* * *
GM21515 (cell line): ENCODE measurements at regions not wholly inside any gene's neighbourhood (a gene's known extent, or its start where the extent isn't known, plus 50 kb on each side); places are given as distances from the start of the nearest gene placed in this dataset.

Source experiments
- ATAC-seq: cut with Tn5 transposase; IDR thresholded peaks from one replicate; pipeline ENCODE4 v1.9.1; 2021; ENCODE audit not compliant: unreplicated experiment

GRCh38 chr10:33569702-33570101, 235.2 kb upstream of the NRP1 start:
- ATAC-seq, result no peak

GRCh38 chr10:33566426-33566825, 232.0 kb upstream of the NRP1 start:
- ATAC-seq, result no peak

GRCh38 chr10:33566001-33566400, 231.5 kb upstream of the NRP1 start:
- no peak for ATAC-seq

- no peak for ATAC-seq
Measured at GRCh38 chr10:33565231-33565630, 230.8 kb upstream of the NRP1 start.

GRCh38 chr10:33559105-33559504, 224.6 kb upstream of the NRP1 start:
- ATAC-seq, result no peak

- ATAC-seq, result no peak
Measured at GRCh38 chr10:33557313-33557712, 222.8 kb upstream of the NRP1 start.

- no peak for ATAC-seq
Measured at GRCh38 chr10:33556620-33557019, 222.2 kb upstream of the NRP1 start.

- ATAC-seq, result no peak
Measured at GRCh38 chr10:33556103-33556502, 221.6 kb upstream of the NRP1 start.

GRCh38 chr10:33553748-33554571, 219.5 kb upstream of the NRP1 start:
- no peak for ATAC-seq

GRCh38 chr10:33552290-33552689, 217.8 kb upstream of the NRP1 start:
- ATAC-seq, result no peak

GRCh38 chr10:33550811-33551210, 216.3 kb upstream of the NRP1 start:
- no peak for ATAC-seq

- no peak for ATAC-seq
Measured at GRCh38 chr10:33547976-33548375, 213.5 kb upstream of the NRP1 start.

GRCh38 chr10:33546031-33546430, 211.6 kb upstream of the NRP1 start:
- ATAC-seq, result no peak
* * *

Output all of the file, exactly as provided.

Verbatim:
GM21515 (cell line): ENCODE measurements at regions not wholly inside any gene's neighbourhood (a gene's known extent, or its start where the extent isn't known, plus 50 kb on each side); places are given as distances from the start of the nearest gene placed in this dataset.

Source experiments
- ATAC-seq: cut with Tn5 transposase; IDR thresholded peaks from one replicate; pipeline ENCODE4 v1.9.1; 2021; ENCODE audit not compliant: unreplicated experiment

GRCh38 chr10:33569702-33570101, 235.2 kb upstream of the NRP1 start:
- ATAC-seq, result no peak

GRCh38 chr10:33566426-33566825, 232.0 kb upstream of the NRP1 start:
- ATAC-seq, result no peak

GRCh38 chr10:33566001-33566400, 231.5 kb upstream of the NRP1 start:
- no peak for ATAC-seq

- no peak for ATAC-seq
Measured at GRCh38 chr10:33565231-33565630, 230.8 kb upstream of the NRP1 start.

GRCh38 chr10:33559105-33559504, 224.6 kb upstream of the NRP1 start:
- ATAC-seq, result no peak

- ATAC-seq, result no peak
Measured at GRCh38 chr10:33557313-33557712, 222.8 kb upstream of the NRP1 start.

- no peak for ATAC-seq
Measured at GRCh38 chr10:33556620-33557019, 222.2 kb upstream of the NRP1 start.

- ATAC-seq, result no peak
Measured at GRCh38 chr10:33556103-33556502, 221.6 kb upstream of the NRP1 start.

GRCh38 chr10:33553748-33554571, 219.5 kb upstream of the NRP1 start:
- no peak for ATAC-seq

GRCh38 chr10:33552290-33552689, 217.8 kb upstream of the NRP1 start:
- ATAC-seq, result no peak

GRCh38 chr10:33550811-33551210, 216.3 kb upstream of the NRP1 start:
- no peak for ATAC-seq

- no peak for ATAC-seq
Measured at GRCh38 chr10:33547976-33548375, 213.5 kb upstream of the NRP1 start.

GRCh38 chr10:33546031-33546430, 211.6 kb upstream of the NRP1 start:
- ATAC-seq, result no peak